Sam Ryder is only the third artist in the past 40 years to reach either number one or two in the singles charts with a UK Eurovision song.
Gina G hit the top spot in 1996 with “Ooh Ahh… Just a Little Bit”, while Bardo made it to number two with “One Step Further” in 1982.
Ryder also brings to an end an inglorious period in recent music history, which saw none of the UK’s Eurovision entries make it into the top 40 from 2015 to 2021.
He becomes only the 11th UK Eurovision act in the history of the contest to reach the top two.
The first to achieve this feat was the duo The Allisons, who made number two in 1961 with “Are You Sure” – a song which, like Ryder’s Space Man, also came second in the contest itself.
An impressive run of Eurovision smash hits began in 1967 with Sandie Shaw’s “Puppet on a String” (number one in the charts), followed in 1968 by Cliff Richard with “Congratulations” (number one), Lulu in 1969 with “Boom Bang-a-Bang” (number two) and Mary Hopkin in 1970 with “Knock, Knock, Who’s There?” (number two).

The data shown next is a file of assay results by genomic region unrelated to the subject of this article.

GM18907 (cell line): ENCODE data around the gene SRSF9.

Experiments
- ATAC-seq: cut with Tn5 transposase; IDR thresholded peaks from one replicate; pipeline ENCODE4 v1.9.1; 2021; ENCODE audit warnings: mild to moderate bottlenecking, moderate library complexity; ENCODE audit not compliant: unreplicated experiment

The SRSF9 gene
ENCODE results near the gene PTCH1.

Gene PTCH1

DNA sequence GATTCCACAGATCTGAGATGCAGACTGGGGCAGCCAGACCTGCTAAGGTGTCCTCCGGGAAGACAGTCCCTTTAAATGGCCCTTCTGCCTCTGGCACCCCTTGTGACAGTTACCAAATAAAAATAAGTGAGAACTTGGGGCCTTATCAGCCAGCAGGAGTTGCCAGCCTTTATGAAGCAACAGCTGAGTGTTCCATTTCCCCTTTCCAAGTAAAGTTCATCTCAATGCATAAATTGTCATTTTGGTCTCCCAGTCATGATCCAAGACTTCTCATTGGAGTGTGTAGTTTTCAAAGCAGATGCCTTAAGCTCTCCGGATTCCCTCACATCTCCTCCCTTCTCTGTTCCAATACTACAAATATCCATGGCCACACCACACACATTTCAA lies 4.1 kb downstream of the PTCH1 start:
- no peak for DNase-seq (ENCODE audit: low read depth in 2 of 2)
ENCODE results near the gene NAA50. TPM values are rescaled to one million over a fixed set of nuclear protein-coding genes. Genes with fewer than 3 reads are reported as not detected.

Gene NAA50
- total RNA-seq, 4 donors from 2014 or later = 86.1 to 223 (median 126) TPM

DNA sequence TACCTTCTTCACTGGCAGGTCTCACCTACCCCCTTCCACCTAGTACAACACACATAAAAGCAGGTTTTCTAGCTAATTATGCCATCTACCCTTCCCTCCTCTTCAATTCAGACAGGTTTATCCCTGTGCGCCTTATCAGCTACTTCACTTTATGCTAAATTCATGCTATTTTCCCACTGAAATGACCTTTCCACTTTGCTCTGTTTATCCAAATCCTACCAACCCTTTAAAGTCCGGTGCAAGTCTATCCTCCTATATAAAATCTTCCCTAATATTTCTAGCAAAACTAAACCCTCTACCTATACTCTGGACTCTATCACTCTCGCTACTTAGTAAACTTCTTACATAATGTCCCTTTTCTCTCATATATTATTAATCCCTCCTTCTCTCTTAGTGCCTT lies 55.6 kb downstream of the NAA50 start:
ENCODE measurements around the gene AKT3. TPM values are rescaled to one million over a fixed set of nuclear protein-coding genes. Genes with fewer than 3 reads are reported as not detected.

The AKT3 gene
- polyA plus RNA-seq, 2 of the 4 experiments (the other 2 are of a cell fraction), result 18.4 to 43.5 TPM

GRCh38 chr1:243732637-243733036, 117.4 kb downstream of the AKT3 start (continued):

The New Seekers reached number two in 1972 with their Eurovision entry “Beg, Steal or Borrow”, while The Brotherhood of Man went one better in 1976, topping the chart with “Save Your Kisses For Me” – an achievement that was matched by Bucks Fizz in 1981 with “Making Your Mind Up”.
Of the five UK acts to win Eurovision, only three – Sandie Shaw, Brotherhood of Man and Bucks Fizz – also made it to number one in the singles chart.
Lulu got as far as number two, while in 1997 Katrina & The Waves stalled at number three with “Love Shine a Light”.
Overall, out of the UK’s 65 Eurovision entries since 1957, just over two-thirds – 44 – have managed to get into the top 40.
Among those that fell short, it is perhaps best to gloss over the position achieved by the likes of Rikki Peebles in 1987 (who reached number 96), Electro Velvet in 2015 (number 114) and Josh Dubovie in 2010 (number 179).
All figures have been compiled by the PA news agency using data from the Official Charts Company.